The global phosphorus crisis
Phosphorus is an essential resource for the world's food production. Yet, no international institutions govern the Earth's limited resources. An international team of 40 phosphorus experts now express their concern and make a call to action.
Phosphorus in the form of phosphate is essential for the existence of all plants, animals and humans. On one hand, the world needs phosphate as fertilizer for agricultural food production. On the other hand, we waste so much of it that it pollutes our water resources on a global scale. Large amounts of phosphate end up in nature's waterways and must be removed from wastewater.
We need phosphorus to grow food
This has to change. There are only a few phosphorus mines in the world, and if we do not find a way to recycle our very limited phosphate resources, the world will eventually run out, and that will be a disaster: Without phosphate, the worlds' farmers will not be able to produce enough food for our growing human population, says Kasper Reitzel, a phosphorus expert and associate professor at University of Southern Denmark. He is one of 40 international phosphorus experts stating that there is a pressing need to approach the phosphorus crisis.
Their concern and call to action is published in the scientific journal Environmental Science and Technology.
Industries and universities together
The 40 experts are from industries, universities and research institutes in 12 different countries, among them four are from University of Southern Denmark (biologist, associated professor Kasper Reitzel, biologist, associated professor Sara Egemose, chemist, associated professor Ulla Gro Nielsen and chemical engineer, professor mso, Haiyan Qu).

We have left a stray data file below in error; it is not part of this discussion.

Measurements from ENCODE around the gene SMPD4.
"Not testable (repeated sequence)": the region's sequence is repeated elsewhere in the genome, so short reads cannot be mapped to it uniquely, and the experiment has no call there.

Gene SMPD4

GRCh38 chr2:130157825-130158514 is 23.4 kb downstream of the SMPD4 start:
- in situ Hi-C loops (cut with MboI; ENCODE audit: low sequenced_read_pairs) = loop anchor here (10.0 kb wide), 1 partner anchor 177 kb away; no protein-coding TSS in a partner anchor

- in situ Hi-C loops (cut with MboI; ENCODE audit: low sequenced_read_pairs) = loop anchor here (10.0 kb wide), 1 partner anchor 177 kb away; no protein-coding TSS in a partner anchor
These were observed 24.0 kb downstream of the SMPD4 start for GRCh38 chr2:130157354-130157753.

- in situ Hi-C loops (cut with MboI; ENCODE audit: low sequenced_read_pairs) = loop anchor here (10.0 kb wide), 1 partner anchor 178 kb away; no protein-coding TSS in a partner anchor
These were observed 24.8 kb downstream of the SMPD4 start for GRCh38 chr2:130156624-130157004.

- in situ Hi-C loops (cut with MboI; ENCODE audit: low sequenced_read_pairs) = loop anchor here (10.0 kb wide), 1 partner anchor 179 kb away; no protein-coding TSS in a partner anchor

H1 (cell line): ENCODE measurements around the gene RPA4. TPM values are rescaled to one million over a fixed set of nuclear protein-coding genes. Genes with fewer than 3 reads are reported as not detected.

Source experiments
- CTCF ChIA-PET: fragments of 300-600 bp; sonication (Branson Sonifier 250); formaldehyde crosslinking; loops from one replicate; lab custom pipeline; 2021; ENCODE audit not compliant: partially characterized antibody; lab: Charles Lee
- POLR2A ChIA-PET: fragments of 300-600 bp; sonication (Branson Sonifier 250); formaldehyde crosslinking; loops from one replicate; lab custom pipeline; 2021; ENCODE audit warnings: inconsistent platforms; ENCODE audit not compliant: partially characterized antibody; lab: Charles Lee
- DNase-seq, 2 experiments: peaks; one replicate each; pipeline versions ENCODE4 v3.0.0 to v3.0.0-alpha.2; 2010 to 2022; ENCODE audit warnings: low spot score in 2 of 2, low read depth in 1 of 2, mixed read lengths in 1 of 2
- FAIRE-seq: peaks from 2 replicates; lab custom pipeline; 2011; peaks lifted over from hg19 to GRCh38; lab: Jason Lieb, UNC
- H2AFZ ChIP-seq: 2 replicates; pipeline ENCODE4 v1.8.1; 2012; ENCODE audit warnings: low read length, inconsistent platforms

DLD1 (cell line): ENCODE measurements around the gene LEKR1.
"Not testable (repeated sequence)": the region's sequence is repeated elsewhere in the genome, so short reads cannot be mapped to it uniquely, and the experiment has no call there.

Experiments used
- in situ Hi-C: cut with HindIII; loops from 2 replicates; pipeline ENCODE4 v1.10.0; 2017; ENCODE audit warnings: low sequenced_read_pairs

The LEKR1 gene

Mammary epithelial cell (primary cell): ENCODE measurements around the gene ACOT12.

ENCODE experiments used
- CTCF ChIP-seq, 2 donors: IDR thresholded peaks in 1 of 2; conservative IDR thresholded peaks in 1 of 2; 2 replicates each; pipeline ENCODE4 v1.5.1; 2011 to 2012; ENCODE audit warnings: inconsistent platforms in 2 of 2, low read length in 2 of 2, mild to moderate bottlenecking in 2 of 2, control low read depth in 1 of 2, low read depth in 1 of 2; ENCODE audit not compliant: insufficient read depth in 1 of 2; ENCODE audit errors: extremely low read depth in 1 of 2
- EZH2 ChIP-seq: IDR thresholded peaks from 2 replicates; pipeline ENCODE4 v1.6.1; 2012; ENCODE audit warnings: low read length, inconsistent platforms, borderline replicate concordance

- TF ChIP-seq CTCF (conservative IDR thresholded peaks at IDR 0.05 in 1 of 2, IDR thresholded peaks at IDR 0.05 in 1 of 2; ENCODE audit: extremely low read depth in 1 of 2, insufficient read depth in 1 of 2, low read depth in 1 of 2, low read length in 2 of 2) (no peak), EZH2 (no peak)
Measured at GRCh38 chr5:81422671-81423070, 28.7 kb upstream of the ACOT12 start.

Not only are we overexploiting the world's phosphorus resources, but we also waste a lot of it. Large amounts are washed off farmers' fields and into streams, lakes and other water resources, causing water pollution.
According to the expert group, no international bodies govern global phosphorus resources. Resources are managed by local or national authorities and often, regulations and technologies are not up-to-date.
The system needs change
"There is no collaboration or coordination on a global scale that takes the responsibility of governing the global P-resource, not even between EU member states or the states of USA. The EU Water Framework Directives or the American Clean Water Act focus predominantly on the ecological quality of water, and do not integrate P sustainability to a sufficient level," says Kasper Reitzel.
The experts recommend the development of a new generation of nutrient sustainability professionals. They must work collectively and interdisciplinarily to secure international phosphorus management and a clean environment.
"These people should not be simple phosphorus specialists, but rather "system thinkers" who can inform judicious decision making on all aspects of the management of phosphorus," says Reitzel.